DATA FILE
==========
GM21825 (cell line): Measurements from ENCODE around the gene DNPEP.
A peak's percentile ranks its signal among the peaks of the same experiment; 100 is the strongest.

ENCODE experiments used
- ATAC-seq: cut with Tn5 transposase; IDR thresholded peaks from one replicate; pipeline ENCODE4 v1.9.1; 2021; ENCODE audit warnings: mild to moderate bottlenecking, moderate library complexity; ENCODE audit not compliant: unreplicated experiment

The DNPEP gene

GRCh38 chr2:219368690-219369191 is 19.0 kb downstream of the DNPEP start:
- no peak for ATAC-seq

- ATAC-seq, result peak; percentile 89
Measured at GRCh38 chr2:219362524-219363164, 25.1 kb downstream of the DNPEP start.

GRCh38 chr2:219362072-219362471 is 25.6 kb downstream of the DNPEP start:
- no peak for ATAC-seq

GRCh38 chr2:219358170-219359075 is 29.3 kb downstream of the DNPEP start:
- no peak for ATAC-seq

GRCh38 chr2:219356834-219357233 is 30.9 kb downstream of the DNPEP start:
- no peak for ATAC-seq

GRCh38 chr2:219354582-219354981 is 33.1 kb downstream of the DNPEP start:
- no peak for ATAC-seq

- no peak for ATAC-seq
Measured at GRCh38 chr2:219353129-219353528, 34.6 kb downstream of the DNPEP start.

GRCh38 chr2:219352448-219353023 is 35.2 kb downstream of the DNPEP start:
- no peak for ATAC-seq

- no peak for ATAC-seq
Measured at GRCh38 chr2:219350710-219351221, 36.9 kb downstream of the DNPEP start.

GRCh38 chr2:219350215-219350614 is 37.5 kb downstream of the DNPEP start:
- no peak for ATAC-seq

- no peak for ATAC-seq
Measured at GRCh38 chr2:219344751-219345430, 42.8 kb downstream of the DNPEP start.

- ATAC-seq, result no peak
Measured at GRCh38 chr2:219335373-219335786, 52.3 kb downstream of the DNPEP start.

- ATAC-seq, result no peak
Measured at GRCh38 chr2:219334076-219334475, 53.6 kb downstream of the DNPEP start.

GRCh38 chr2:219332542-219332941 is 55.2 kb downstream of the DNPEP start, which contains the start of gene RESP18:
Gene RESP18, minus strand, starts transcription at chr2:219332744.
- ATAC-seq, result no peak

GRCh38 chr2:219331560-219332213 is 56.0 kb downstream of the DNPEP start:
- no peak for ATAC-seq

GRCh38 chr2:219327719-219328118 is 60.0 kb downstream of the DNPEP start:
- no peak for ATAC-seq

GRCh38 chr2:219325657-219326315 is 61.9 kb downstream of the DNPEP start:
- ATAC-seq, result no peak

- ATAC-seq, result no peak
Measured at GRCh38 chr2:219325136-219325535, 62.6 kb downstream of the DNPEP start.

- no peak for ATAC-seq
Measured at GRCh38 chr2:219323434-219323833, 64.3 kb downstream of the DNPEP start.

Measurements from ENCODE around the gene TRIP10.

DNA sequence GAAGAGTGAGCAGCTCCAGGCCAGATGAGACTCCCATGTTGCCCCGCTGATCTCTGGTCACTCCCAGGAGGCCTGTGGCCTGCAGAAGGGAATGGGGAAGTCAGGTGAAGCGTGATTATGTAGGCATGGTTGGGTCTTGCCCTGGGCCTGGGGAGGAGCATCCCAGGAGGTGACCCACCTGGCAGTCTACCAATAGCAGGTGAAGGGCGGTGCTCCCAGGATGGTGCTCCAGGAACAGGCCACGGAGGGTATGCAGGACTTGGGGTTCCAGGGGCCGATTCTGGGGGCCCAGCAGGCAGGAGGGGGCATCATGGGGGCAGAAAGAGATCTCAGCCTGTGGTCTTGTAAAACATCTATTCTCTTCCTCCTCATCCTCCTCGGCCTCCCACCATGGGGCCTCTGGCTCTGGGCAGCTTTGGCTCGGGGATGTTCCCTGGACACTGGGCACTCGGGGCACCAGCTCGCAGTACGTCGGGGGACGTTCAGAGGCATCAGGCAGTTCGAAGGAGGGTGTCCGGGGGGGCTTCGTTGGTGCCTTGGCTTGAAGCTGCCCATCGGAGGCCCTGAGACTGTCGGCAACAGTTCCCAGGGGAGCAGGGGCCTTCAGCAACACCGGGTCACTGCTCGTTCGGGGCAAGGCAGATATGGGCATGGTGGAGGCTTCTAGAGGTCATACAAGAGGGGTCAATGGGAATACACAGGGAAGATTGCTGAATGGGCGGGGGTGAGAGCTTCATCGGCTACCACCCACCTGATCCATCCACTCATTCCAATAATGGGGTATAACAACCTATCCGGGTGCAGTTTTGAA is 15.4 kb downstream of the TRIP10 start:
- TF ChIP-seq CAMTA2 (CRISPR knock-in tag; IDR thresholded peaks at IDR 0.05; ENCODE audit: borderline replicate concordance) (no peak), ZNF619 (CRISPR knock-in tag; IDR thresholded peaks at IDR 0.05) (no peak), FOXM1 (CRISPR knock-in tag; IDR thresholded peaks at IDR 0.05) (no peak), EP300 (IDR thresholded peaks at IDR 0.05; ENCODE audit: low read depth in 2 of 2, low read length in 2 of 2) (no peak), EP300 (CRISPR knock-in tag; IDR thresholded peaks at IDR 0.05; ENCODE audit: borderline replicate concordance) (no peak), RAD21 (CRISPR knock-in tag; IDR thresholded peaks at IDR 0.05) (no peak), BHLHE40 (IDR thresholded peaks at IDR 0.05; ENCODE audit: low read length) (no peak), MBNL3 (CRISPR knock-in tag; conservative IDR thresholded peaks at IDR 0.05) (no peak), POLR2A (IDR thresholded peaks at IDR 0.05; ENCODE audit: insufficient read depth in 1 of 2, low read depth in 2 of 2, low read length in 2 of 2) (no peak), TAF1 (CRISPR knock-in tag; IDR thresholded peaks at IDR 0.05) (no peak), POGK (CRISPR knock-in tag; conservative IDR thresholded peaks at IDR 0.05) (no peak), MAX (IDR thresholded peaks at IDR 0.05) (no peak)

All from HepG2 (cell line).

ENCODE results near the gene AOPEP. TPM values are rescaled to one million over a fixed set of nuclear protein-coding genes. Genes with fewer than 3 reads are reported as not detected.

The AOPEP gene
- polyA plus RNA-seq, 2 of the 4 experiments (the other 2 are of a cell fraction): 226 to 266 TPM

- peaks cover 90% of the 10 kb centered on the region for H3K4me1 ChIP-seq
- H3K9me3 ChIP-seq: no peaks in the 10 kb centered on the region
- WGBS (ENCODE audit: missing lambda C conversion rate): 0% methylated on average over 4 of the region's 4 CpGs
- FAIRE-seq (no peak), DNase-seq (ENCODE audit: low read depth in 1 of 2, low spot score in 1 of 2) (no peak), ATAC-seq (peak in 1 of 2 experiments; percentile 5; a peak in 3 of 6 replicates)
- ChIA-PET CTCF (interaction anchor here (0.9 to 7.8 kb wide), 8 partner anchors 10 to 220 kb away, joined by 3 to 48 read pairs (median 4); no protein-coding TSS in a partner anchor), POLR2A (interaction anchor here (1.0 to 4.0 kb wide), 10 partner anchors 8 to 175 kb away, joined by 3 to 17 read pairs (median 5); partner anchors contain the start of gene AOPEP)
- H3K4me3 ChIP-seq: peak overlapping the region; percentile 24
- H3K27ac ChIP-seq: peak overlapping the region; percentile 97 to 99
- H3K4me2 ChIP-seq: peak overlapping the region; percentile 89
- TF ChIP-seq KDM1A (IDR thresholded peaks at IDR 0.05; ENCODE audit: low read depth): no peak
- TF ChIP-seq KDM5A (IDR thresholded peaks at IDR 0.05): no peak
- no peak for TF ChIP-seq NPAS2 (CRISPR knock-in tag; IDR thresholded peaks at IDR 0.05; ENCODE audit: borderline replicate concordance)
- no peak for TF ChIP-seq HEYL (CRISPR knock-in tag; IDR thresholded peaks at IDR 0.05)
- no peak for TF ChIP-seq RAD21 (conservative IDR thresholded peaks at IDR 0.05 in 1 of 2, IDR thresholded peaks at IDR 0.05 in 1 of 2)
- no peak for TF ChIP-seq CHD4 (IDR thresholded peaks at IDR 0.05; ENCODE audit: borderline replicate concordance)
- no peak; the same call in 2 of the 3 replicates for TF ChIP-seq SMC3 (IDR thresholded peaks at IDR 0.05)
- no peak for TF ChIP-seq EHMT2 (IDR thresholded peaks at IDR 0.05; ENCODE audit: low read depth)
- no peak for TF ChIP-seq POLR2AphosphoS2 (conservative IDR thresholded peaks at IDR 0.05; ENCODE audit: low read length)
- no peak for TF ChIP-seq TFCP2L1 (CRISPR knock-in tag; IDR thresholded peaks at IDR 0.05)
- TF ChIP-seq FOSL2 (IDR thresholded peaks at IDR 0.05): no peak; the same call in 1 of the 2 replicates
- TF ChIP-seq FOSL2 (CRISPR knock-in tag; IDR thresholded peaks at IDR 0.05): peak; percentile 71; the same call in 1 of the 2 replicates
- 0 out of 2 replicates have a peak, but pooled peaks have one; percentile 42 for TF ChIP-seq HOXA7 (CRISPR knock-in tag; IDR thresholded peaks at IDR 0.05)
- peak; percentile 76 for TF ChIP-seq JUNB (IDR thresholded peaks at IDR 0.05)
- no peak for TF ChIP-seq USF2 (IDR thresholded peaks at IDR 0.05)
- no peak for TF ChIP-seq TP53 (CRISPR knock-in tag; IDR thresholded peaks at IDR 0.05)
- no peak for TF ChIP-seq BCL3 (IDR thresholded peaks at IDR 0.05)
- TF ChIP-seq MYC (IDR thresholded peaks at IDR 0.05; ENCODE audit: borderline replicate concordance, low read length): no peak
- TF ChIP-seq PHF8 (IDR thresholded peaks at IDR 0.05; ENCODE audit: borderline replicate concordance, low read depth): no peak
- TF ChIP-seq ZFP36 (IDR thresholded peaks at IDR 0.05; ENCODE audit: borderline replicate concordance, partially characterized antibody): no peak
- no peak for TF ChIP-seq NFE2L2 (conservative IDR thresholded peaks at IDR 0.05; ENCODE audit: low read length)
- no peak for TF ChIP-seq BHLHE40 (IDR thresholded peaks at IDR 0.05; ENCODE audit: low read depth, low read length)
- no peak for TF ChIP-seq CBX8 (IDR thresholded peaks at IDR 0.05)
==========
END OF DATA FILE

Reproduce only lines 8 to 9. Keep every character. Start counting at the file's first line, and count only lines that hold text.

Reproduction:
- ATAC-seq, result peak; percentile 89
Measured at GRCh38 chr2:219362524-219363164, 25.1 kb downstream of the DNPEP start.